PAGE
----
Humans have evolved to perceive sounds coming from all around them in space, and how our ears and
brains work together to determine the position of a sound is a product of this evolution. Our experiences
and expectations also influence how we make sense of our sonic surroundings. With an understanding of
some key aspects of how we localize sounds, you can more fully take advantage of the immersive creative
possibilities afforded by Dolby Atmos.
Following are things you may want to consider when mixing in Dolby Atmos:
• We perceive sounds that are higher in frequency as more likely to originate from above us than below.
• It also follows that sounds with more low-frequency content are more likely to be perceived as
originating from lower positions.
• Lower-frequency sounds are also less directional than those with higher-frequency content. For instance,
panning a bass sound around a room may not produce dramatic spatial effects, whereas a percussive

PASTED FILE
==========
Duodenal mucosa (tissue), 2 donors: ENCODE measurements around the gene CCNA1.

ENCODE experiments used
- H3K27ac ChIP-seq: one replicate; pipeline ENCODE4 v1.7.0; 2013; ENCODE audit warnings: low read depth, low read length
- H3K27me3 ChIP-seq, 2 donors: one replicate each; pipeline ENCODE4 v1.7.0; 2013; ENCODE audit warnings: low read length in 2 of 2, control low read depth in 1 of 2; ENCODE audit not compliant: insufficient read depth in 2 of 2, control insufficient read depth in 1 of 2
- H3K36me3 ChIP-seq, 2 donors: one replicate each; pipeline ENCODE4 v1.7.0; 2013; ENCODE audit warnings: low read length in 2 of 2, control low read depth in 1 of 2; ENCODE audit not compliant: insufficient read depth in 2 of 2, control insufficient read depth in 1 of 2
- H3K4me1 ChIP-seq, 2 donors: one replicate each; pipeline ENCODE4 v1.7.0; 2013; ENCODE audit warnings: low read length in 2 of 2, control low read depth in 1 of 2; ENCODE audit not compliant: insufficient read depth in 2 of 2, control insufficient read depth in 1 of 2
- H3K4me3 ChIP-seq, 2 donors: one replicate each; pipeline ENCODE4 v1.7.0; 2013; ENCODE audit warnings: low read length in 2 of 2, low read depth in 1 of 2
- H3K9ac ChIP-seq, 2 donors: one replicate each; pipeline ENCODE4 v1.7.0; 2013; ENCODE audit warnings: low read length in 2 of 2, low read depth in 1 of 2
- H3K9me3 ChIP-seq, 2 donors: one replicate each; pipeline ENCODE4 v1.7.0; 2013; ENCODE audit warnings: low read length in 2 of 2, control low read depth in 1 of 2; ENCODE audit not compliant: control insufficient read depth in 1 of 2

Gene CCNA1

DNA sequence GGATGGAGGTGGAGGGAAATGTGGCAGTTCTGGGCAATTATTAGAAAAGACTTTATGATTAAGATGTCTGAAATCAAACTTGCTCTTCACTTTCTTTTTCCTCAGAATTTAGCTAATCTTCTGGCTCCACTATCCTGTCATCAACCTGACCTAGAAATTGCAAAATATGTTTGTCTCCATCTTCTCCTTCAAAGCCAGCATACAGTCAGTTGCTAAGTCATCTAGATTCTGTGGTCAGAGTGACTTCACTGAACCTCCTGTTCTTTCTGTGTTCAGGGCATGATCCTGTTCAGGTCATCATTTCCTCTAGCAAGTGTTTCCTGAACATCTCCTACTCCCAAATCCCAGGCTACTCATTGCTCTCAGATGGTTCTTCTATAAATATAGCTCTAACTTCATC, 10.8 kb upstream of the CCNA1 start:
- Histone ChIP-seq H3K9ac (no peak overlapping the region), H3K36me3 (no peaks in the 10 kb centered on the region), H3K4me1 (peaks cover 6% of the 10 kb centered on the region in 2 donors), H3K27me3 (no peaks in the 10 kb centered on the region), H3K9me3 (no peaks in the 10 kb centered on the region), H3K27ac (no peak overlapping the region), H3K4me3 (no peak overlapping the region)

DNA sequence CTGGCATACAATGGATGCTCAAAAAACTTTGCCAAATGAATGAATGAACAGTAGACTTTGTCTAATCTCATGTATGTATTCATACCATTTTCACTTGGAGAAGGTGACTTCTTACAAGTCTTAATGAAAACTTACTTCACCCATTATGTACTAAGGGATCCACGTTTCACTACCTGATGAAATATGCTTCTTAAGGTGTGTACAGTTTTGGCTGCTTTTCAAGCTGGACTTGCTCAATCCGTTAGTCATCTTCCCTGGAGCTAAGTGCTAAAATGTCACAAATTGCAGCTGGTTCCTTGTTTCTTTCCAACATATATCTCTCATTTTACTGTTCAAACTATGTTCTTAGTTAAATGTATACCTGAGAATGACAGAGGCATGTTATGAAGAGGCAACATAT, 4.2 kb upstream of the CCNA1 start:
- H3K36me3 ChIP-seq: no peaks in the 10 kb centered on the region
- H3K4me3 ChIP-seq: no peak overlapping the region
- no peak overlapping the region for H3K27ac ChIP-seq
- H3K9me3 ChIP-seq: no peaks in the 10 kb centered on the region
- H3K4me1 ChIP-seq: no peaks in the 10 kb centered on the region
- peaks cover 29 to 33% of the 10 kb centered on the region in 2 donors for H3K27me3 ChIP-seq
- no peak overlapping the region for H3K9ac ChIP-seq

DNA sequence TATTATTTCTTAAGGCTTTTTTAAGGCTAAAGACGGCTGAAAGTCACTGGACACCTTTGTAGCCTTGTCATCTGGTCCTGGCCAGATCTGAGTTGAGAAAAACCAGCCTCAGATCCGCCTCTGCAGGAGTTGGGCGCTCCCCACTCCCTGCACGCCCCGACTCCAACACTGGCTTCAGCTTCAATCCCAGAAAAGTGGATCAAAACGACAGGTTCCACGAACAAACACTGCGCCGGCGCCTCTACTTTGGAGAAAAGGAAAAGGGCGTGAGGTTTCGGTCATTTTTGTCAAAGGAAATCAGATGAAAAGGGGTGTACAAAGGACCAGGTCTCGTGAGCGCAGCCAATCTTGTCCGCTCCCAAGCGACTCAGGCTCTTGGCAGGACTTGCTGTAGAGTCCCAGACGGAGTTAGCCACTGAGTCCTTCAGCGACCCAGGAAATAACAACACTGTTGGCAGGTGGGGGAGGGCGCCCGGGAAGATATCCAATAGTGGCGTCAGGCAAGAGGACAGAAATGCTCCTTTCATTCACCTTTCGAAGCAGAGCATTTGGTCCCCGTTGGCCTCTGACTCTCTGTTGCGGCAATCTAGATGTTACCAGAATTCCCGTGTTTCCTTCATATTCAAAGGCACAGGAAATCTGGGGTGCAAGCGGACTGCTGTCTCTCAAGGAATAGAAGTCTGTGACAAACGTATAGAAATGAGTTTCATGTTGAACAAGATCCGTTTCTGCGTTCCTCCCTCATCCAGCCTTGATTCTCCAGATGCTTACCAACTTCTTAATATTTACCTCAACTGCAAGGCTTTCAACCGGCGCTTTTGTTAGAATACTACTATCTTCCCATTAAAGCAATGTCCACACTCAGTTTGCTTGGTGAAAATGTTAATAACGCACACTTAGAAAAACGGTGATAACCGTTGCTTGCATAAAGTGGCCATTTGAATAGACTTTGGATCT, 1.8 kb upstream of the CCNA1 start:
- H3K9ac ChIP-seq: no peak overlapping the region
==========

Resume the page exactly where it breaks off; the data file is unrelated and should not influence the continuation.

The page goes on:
sound with a broader frequency spectrum that includes some high-frequency information, such as a
wood block, is likely to produce a more dramatic effect.
• We are more likely to be able to perceive changes in the height of a sound if it has pronounced 4 to 8 kHz
• As listeners and mixers, we have been trained by stereo for more than 50 years that the soundfield exists
in front of us. With Dolby Atmos, you can now consider not only the left-to-right balance as in stereo, but
also the front-to-back balance. Placing sounds behind the listener to complement or contrast what is
happening in front of them can highlight the 3D soundfield made possible by Dolby Atmos.
• As with the front-to-back balance, try experimenting with layering sounds from top to bottom.
• Intermittent sounds can provide important spatial cues (for instance, a lead vocal positioned in front of
the listener with responding backing vocals placed behind the listener).
• Sounds that are positioned off center from the listener's head provide more spatial information. Try
positioning objects to the left or right of the listener's head and then moving them from front to back,
higher and lower.